West Virginia parents never expect to learn that their child has suffered a birth injury. However, they happen. Injuries to the brachial plexus can sometimes affect newborns.
Brachial plexus injury explained
A brachial plexus injury is a birth injury that affects the network of nerves and muscles in the neck, shoulder, arms, hands and fingers. Babies can develop this type of injury when they are born breech, when their shoulders are too wide to fit through the birth canal, when they are 8 pounds or heavier or when the mother has an extensively long labor.
There are different types of brachial plexus injuries depending on which nerves are affected. Brachial plexus birth palsy and Erb’s palsy are two of the most common. However, what all types of this injury share in common are that they start when the infant’s neck becomes stretched to one side. This spreads out to the nerves and can continue into the arm, hand and fingers. These injuries can cause poor sensation and weak muscle movements.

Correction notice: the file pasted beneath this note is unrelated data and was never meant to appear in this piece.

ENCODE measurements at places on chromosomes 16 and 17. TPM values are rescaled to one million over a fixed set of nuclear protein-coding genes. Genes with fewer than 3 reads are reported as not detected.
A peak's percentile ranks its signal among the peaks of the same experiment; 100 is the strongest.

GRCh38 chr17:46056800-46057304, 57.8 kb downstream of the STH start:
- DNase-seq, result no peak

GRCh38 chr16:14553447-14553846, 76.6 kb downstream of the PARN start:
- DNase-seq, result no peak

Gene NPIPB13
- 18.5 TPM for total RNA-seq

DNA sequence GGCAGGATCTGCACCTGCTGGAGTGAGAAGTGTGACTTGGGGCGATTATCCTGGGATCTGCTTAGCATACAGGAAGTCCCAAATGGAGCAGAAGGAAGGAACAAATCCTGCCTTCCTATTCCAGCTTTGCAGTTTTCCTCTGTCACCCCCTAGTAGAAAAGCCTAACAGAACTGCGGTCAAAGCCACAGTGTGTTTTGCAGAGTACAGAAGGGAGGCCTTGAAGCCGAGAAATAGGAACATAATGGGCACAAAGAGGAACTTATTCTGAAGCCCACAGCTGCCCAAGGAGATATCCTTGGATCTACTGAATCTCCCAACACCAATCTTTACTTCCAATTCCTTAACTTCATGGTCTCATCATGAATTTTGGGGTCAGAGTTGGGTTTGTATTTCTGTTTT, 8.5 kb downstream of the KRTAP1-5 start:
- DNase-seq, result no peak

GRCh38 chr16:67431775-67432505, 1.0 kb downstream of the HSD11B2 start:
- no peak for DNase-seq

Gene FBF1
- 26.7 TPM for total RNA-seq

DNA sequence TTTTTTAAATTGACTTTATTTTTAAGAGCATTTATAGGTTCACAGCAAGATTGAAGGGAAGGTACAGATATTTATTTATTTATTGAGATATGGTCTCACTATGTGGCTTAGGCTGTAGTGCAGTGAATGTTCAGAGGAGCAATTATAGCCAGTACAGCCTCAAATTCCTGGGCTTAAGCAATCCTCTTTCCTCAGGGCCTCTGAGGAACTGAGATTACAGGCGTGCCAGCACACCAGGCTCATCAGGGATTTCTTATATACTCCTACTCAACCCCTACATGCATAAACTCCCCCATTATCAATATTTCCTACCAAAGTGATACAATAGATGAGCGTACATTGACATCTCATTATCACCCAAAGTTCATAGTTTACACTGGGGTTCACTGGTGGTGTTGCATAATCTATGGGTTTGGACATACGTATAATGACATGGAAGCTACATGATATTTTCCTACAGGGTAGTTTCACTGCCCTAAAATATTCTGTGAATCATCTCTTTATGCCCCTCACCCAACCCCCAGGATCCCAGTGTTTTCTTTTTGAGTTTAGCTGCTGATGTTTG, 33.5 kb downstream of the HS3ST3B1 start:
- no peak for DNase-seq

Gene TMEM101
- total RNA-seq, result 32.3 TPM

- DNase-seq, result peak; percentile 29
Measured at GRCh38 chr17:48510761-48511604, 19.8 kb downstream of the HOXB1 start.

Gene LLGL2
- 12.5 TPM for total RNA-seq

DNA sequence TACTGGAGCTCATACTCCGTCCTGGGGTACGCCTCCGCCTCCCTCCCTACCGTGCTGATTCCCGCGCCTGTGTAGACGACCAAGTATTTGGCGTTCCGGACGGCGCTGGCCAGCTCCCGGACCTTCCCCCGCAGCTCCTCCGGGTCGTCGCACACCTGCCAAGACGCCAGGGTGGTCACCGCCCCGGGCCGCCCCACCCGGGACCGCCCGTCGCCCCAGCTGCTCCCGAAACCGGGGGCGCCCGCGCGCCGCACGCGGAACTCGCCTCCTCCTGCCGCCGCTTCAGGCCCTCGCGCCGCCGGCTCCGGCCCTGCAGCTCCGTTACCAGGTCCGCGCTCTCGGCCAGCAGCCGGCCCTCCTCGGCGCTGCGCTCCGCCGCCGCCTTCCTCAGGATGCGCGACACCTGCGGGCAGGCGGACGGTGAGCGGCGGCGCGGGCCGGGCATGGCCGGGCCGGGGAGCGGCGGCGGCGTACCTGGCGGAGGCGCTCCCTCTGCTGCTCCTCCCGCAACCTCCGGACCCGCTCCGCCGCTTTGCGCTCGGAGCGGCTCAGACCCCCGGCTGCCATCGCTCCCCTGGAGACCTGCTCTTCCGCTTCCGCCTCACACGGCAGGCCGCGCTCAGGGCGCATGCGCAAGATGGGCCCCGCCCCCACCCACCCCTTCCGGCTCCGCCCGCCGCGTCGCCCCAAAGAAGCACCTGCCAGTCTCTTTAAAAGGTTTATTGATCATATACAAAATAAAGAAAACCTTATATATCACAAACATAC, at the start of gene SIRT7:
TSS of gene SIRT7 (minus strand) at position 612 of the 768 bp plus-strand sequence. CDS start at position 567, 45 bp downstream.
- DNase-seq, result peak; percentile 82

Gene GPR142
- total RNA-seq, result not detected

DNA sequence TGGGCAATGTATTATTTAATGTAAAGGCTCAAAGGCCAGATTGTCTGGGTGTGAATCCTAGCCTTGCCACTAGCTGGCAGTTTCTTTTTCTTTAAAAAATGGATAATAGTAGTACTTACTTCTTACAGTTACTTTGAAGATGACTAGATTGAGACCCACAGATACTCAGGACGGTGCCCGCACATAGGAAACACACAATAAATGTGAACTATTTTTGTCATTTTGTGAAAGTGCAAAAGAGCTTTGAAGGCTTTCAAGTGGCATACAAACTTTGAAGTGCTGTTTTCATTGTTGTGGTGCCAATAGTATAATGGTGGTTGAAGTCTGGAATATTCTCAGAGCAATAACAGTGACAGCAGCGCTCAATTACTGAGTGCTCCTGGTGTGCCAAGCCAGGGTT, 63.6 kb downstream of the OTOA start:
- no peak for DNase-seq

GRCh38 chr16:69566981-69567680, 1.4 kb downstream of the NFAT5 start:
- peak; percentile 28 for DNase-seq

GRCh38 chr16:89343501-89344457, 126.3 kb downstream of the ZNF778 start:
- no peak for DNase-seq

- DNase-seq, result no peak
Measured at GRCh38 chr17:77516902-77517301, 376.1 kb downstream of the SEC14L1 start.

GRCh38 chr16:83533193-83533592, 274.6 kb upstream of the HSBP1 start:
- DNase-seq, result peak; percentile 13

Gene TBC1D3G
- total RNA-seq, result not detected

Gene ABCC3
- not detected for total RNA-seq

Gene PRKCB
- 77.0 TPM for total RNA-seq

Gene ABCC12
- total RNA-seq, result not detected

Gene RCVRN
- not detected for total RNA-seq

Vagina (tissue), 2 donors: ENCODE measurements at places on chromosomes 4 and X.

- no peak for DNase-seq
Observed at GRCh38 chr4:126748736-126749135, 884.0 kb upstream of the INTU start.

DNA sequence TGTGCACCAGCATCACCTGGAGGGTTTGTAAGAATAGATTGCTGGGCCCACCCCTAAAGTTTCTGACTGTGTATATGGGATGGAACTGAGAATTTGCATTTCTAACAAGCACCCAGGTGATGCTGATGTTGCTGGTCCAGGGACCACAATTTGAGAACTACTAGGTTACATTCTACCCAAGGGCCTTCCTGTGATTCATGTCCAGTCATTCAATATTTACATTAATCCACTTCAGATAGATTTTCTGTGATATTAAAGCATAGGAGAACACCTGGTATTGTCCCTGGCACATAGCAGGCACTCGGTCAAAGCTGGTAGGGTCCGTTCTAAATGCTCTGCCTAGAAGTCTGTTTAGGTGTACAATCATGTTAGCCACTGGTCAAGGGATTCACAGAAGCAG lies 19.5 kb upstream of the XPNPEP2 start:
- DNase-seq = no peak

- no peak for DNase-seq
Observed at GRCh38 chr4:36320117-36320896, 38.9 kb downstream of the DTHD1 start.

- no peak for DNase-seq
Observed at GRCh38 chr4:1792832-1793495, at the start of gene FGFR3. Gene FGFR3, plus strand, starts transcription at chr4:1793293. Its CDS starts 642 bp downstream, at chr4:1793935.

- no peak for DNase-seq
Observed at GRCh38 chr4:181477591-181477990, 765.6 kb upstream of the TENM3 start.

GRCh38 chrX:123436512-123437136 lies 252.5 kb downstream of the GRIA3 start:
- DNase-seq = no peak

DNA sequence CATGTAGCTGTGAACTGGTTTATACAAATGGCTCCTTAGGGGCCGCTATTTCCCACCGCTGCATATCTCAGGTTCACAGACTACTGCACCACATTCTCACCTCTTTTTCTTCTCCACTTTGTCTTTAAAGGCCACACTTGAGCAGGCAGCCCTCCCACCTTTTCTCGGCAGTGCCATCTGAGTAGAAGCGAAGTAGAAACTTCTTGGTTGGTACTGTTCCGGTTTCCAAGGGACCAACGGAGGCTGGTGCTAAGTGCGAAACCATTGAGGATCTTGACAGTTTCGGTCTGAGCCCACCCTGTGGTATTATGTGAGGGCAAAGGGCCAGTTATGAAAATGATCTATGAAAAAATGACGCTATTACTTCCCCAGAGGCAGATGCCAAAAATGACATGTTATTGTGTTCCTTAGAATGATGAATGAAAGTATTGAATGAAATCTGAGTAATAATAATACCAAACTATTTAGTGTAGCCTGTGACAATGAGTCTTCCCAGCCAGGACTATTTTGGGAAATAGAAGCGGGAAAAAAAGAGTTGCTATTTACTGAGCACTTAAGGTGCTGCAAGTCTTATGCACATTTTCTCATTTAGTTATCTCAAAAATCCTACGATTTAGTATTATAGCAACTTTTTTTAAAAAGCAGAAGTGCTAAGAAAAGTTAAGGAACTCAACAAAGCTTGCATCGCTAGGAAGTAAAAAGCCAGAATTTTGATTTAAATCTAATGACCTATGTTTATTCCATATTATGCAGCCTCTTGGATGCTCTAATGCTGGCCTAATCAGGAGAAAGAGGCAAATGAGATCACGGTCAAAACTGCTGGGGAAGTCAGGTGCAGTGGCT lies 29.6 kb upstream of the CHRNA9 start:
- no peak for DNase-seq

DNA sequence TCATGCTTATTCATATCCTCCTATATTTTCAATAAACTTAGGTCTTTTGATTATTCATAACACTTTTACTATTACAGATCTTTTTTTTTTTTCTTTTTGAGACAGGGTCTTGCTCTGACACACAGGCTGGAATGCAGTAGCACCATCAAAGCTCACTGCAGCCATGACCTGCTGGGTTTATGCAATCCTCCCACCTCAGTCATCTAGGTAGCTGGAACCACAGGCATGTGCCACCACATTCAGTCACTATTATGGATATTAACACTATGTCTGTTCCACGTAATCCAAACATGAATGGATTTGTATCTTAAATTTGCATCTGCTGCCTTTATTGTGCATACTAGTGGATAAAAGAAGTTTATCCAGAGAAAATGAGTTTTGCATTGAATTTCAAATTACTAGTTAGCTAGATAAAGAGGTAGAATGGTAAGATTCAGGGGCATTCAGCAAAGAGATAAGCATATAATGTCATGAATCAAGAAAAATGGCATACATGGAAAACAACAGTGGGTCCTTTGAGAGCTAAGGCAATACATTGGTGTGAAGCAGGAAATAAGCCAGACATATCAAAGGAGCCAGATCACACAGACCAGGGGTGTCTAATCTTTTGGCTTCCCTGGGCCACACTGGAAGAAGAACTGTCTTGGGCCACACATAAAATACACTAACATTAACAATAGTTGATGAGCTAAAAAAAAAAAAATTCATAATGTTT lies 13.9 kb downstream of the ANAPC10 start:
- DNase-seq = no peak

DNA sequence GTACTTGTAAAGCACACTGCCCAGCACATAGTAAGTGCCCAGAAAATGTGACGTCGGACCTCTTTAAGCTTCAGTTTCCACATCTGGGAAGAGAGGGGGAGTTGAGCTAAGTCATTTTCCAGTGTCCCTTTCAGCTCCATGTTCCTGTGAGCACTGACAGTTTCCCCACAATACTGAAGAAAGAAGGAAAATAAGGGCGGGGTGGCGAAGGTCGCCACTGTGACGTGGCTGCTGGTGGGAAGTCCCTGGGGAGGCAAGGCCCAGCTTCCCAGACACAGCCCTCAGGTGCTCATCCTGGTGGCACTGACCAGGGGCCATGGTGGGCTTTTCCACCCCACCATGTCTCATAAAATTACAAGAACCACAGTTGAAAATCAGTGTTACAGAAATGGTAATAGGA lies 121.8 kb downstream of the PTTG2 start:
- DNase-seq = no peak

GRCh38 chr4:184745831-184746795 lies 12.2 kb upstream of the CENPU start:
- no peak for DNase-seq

Symptoms of a brachial plexus injury
When a child has developed a brachial plexus injury, there are noticeable symptoms. They may have numbness in the affected area and a weakened grip. There is also a limited range of motion in the shoulder and elbow. Sometimes, the child cannot move these areas at all.
Children afflicted by a brachial plexus injury often hold their arm in a strange position. For example, parents might observe that their child bends their arm toward their body or that the child’s arm hangs limply.
Although this injury often resolves on its own over time if it’s mild, some children may require physical or occupational therapy to recover. A severe brachial plexus injury may require more invasive treatment.